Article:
Georgia still a bankruptcy leader, even as filings decline

View Caption Hide Caption
The Richard B. Russell Federal Building and U.S. Courthouse in Atlanta houses a high-volume bankruptcy court.

Bankruptcies are on the decline in Georgia, but the Peach State continues to hang onto its position as one of the top states in the nation for bankruptcy filings.

Georgia ranked third nationally for its rate of bankruptcy filings in 2015, behind Tennessee and Alabama, according to new statistics from the American Bankruptcy Institute (ABI) and Epiq Systems.

The state’s position near the top of the rankings is hardly anything new.

The Atlanta Journal-Constitution reviewed Epiq Systems’ state bankruptcy statistics going back to 2009 and found that Georgia ranked either second or third-highest nationally every year.

What makes Georgia such a consistently strong performer, when it comes to filing bankruptcy cases?

The Richard B. Russell Federal Building and U.S. Courthouse in Atlanta houses a high-volume bankruptcy court.

The Richard B. Russell Federal Building and U.S. Courthouse in downtown Atlanta houses a high-volume bankruptcy court.

Experts say a variety of factors come into play, including having plenty of highly-visible bankruptcy attorneys. But another consistent factor is Georgia’s relatively creditor-friendly slate of laws. That includes fewer exemptions in Georgia to protect assets from collectors and a super-fast foreclosure process that doesn’t require court approval.

“If you want to keep your property and try to work your debt out, or if you want to prevent a foreclosure and try to work a debt out, the only alternative you have, absent a creditor consenting, is a bankruptcy filing,” said Jack Williams, a Georgia State University law professor who is a bankruptcy expert.

“You combine that kind of state law, that is not very debtor-friendly, with a bankruptcy bar that is very sophisticated,” Williams said, “and then you have the atmospheric conditions for the use of bankruptcy and the effective use of bankruptcy.”

Williams said another factor at play in Georgia is that metro Atlanta attracts a lot of entrepreneurs. “We have a lot of start-ups, but we have a lot of failed businesses,” Williams said.

When a small business fails, that often drives an individual into bankruptcy, he said, to deal with the business-related debts.

Bankruptcy filings have gone down in Georgia since the high points of the mortgage meltdown, when record numbers of Georgians faced foreclosure notices and business failings were common.

In 2010, more than 77,000 bankruptcies were filed in Georgia courts and Georgia ranked second nationally for its bankruptcy rate. Last year, total filings dropped to 49,334, according to the Epiq Systems statistics. But the numbers dropped greatly in other states too, so Georgia still remains near the top of the charts.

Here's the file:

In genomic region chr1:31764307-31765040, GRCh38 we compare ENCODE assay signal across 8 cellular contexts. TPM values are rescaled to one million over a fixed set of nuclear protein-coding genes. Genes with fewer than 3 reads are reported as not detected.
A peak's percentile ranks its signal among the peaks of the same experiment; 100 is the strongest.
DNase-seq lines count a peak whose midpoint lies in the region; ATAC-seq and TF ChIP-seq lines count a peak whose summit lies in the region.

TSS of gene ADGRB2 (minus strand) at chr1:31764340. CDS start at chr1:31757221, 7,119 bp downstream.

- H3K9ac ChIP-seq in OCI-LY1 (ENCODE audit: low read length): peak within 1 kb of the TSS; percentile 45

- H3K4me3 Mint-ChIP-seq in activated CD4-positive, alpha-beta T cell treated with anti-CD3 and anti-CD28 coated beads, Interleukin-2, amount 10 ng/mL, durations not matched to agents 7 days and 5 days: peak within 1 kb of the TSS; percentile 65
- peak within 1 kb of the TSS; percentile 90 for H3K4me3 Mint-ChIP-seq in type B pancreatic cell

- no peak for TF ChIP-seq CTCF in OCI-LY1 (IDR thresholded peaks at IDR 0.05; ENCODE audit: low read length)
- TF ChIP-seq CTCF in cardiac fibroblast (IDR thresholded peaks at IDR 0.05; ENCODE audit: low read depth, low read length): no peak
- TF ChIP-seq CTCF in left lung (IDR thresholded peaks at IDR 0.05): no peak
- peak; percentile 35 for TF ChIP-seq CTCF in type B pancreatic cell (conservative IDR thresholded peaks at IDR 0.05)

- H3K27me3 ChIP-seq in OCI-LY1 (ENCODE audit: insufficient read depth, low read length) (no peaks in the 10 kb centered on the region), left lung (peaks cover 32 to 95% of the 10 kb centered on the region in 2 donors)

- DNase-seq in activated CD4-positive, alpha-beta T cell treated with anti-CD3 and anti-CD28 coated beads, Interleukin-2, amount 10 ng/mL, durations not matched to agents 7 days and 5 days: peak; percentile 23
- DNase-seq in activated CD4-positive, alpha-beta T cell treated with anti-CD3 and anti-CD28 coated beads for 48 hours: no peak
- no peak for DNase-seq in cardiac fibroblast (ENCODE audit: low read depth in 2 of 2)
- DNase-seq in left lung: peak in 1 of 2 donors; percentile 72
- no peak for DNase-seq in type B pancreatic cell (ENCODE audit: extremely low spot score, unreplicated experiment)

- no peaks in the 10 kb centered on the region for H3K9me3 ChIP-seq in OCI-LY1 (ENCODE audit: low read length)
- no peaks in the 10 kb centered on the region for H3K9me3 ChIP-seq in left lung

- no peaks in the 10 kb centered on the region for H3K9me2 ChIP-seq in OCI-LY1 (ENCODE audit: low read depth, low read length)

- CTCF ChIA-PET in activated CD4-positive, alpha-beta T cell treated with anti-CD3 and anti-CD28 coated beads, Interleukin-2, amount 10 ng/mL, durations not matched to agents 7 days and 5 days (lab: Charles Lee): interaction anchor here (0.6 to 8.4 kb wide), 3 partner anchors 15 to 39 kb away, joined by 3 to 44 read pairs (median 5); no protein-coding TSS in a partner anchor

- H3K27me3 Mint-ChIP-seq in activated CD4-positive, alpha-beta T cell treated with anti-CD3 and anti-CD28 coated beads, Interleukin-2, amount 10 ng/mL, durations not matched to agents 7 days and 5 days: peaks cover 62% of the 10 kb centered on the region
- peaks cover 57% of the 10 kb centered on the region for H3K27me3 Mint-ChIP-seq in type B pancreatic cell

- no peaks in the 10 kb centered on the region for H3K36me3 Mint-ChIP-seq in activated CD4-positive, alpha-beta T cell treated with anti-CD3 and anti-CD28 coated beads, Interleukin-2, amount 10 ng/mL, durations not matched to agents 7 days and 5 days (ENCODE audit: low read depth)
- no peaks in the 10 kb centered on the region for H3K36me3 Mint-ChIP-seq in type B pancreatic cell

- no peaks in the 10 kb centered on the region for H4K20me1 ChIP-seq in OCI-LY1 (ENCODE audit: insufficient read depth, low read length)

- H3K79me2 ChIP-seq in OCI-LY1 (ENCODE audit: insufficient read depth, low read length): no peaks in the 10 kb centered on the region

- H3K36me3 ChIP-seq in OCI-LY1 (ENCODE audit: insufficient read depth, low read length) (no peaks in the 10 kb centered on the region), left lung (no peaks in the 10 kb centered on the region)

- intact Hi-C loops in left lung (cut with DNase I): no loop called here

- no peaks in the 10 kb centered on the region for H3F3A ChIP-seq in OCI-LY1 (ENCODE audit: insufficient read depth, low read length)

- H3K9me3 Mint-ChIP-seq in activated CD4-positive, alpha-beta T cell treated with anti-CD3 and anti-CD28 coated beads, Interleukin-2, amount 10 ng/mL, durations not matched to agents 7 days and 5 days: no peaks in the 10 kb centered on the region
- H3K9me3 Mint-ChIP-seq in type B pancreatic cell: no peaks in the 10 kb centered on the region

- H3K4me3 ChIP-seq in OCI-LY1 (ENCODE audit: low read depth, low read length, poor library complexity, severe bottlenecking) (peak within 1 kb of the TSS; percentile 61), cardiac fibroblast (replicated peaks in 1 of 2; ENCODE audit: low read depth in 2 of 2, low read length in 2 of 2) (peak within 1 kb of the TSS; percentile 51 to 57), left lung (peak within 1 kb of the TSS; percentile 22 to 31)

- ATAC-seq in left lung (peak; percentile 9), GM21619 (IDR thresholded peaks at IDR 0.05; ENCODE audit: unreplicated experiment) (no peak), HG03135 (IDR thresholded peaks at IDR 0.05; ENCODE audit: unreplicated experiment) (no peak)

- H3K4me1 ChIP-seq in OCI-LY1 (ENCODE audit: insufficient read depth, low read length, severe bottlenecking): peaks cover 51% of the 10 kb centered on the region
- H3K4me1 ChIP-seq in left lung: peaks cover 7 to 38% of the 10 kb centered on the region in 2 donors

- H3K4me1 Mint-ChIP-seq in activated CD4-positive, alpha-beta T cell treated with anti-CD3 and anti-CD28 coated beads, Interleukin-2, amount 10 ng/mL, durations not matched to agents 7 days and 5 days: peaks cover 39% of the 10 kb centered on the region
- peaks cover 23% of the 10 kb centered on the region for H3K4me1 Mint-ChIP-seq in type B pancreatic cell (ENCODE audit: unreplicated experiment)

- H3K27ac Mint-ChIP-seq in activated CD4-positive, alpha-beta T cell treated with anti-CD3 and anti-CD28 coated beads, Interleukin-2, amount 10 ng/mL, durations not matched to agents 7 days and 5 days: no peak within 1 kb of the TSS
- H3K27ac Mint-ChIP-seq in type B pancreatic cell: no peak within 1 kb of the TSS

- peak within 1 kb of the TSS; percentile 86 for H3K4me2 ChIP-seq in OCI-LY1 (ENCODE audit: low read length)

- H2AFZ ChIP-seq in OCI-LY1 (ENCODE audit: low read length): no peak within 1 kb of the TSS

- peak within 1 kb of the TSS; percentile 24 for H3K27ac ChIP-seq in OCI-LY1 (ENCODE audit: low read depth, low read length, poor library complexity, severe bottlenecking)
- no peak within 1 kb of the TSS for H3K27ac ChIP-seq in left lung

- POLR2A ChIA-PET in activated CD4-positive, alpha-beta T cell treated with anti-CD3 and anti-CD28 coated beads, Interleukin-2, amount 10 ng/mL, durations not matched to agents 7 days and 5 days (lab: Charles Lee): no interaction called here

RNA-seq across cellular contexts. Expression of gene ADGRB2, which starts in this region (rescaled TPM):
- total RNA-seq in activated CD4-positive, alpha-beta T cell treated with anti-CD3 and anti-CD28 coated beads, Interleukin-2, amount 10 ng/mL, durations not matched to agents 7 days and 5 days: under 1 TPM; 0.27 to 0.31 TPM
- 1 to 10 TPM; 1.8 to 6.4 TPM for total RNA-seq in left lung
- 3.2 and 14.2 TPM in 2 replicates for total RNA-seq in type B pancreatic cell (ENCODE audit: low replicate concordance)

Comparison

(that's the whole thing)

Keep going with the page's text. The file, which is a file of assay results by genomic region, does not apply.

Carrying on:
Howard Rothbloom is a veteran Atlanta bankruptcy attorney, who started challenging predatory mortgage lenders before most people had ever heard of subprime loans.

“I tend to think that filings are down just because, of course, foreclosures are way, way down,” Rothbloom said.

Atlanta - Attorney Howard Rothbloom LOUIE FAVORITE / AJC Staff

Atlanta Attorney Howard Rothbloom
Photo by LOUIE FAVORITE / AJC

Rothbloom said he wonders whether filings will tick up again, when programs to help struggling homeowners are phased out.

During the economic meltdown, bankruptcy courts saw plenty of Atlantans who had once been high income: people with fancy cars and second homes whose incomes had taken an unexpected nosedive.

These days, Rothbloom said, he is seeing more people who have a history of financial difficulty.

“They are people that struggle in good economies and bad economies,” he said. “I tend to be seeing more lower income and more lower socio-economic filers than we normally see when volume is higher,” he said.

Is Georgia damaged by having such a high bankruptcy rate?

“It’s not a negative for our state, in and of itself, but I like to think it is an opportunity for self assessment from a state perspective,” Williams said.

Today’s stronger economic times may be a good time to examine these issues, he said.

“We may conclude that nothing needs to change,” Williams said.  “But it’s about time for another serious assessment of our mortgage laws, our foreclosure laws and our debtor-creditor laws, because the world has changed dramatically with the technologies we have. We can ask some of those fundamental questions and revisit those issues.”

Bankruptcy rates 

The average nationwide per capita bankruptcy filing rate for 2015 decreased to 2.63 (total filings per 1,000 per population) from the 2.93 rate during 2014, according to the American Bankruptcy Institute and Epic Systems. States with the highest per capita filing rate in 2015 were:

  1. Tennessee (5.73)
  2. Alabama (5.36)
  3. Georgia (5.02)
  4. Illinois (4.34)
  5. Utah (4.28)

Source: Epiq Systems, American Bankruptcy Institute


View Comments 0